Despite Struggles, Schwartz's Point Refuses To Change Its Tune

Sep 24, 2019

Imagine the Hollywood-depicted dark, moody jazz bar: maybe it's in the Marais in Paris, or down an alley in Chicago. Carpets on the wall for insulation, warm lighting, a dark conversation corner so chatty couples don't disturb the musician, a chalkboard with drink specials, a surly-on-the-outside bartender who's actually a teddy bear, a woman making sure everyone's drinks are filled and that everyone is welcomed. 

It's not Hollywood, or Paris, or Chicago: it's in a flatiron-style building on Vine Street in Over-the-Rhine, just as you go up the hill into Clifton. 

It draws in national jazz acts who play for tips. It draws jazz fans from around the region and the world. It attracts those who've transplanted here for work or school, and love the feeling that they're back in Europe, or in a big city, or just like the camaraderie around jazz. 

That was Ed Moss' vision when he established Schwartz's Point in the early 2000s, and it is struggling to continue. 

Ed Moss was a jazz icon—not just in Cincinnati, but worldwide. He was known for his musical genius, his collection of handwritten musical charts, and his polarizing personality. He was also known for running a bar that catered to jazz musicians. He was famous for stopping the show when patrons talked during a set. When Moss died in 2016, his business was up in the air: What would happen to this speakeasy-like jazz club on the northern end of OTR? 

Much to her surprise, Zarleen Watts—Moss' daughter and the granddaughter of Carolyn Watts, the first DJ at WVXU sister station WGUC—was left the building and the business. She and her mother, also Carolyn, now run this 50-seat jazz club. They take no salary (Watts has a full-time job at Pacific Kitchen in Montgomery to pay her personal expenses), and both spend upwards of 40 hours a week scheduling bands, making updates and maintaining the building and keeping her father's dream alive.

Conversation Corner at Schwartz's Point
Credit Courtesy of Justin Whittaker

The space is unique: It's got some of the best acoustics in town, according to Watts, hidden behind the cobblestone of the former Schwartz Brothers' dental practice. The building itself dates to 1876; it became Schwartz's in the 1920s. Converting the upstairs into an apartment is a goal—having Schwartz's be a "stay and play" for traveling artists would be appealing, but it isn't in the budget now. When Ed died, and Watts had an electrician out to take stock of the building, the wiring to the apartment was so old that he insisted the electricity be cut off for safety. 

For now, there are window air conditioning units, one bartender, and Watts and her mother do everything from making the cordials featured in the cocktail menu (Watts used to make the homemade soups featured in Crock-Pots on the bar, and is a nutritionist as well), to grabbing buckets when it rains, to cleaning up after a late Saturday night.  

Still, she's hopeful for the bar's future: With the Over-the-Rhine Museum and residential units opening up across the street, and with Findlay Market becoming even more of a magnet for businesses, she hopes that more people will notice and visit, and not feel that it's out of the way. "We've been an island," she says. "It's always been safe here. People just assume it isn't. It's so quiet. We have free parking." She hopes that will help cash flow, as she's taken out personal loans, a car loan, and started a GoFundMe to keep the lights on at Schwartz's Point.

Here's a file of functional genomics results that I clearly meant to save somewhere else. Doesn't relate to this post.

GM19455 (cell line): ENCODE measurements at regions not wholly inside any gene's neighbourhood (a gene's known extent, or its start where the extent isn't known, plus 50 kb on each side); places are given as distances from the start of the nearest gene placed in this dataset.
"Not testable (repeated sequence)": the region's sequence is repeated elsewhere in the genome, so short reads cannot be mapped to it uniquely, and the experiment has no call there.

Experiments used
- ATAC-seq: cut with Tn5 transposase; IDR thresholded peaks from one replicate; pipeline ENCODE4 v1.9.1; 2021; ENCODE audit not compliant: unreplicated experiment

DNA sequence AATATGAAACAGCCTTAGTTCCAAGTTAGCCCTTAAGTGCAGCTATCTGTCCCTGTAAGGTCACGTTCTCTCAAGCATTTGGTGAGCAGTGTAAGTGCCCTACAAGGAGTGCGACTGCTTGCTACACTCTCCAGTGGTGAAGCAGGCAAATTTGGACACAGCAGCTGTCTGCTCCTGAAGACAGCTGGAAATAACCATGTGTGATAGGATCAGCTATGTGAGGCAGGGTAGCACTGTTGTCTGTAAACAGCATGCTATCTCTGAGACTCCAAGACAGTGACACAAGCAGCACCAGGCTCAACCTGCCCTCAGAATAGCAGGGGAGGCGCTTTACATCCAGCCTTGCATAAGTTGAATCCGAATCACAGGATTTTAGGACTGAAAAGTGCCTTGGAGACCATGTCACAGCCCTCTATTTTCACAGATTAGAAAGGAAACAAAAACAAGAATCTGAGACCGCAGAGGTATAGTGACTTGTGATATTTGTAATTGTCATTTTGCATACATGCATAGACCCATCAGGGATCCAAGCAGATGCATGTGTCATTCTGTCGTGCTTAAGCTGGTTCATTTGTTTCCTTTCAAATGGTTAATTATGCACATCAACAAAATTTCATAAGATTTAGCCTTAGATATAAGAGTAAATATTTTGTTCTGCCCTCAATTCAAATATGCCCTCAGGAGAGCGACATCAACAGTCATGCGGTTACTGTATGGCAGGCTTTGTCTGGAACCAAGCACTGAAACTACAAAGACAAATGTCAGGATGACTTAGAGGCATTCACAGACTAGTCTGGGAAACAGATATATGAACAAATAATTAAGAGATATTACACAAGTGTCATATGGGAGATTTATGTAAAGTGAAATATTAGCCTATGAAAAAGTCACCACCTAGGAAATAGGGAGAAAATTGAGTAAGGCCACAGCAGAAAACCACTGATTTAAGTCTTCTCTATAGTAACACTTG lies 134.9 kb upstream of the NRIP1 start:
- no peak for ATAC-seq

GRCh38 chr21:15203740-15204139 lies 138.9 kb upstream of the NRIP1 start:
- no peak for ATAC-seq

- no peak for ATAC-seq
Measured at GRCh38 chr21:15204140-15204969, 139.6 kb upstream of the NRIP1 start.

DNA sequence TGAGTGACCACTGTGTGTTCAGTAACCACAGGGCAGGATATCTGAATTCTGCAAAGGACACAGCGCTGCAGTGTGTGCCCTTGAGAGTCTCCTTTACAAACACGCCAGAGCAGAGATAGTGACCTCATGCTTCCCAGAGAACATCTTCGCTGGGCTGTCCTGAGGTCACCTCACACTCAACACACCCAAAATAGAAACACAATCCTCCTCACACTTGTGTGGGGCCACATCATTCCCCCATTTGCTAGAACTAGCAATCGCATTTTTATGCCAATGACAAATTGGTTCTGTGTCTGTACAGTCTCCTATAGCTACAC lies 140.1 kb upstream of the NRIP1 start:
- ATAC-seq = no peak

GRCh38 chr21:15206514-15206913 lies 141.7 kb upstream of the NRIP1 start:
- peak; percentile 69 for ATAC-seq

What they really need? Regulars. Locals. People who come weekly or monthly for jazz. 

The stage at Schwartz's Point
Credit Justin Whittaker

The cover is minimal: $5 most Fridays and Saturdays, unless there's a really special artist in town. "It's hard to get people to play for tips. We'd like to pay $50 an hour or more, but we have to stay afloat." On the first and third Thursdays of the month, it's "jazz pub night," an open night where jazz recordings are played and there's no cover "so you can enjoy the ambiance and talk. You can't talk during shows. Ed insisted."

Those Fridays and Saturdays draw national acts or even local musicians. Members of the Cincinnati Symphony (one of the few full-time symphonies in the country) come in to play gypsy jazz. The music is mostly instrumental; not as many singers come in since Ed died. "He made them sound so good," says Watts. This fall, Watts is welcoming other acts that are related to jazz—but not specifically jazz—on Sundays. Faux Frenchmen, Burning Caravan, "blues-derivative music with jazz roots," she suggests.

Watts mostly sees younger people as the future of Schwartz's. "Students from UC in the fall and winter come a lot. We have a family that brings their kids up from Louisville. We have four generations of musicians [who play here]." She hopes that the renaissance in Over-the-Rhine continues. She wishes the streetcar would have been built to go up to Clifton. 

She wishes the people who so badly wanted Schwartz's Point to stay open visited more often.  

There is no one reason that Schwartz's Point is struggling; no one direction to point an accusatory finger. Watts isn't selling. "I see the possibilities, even if I don't have the funds. I love it when people come here for the first time and they're blown away. This is a special place."

So, she and her mother carry on, for jazz and for Ed.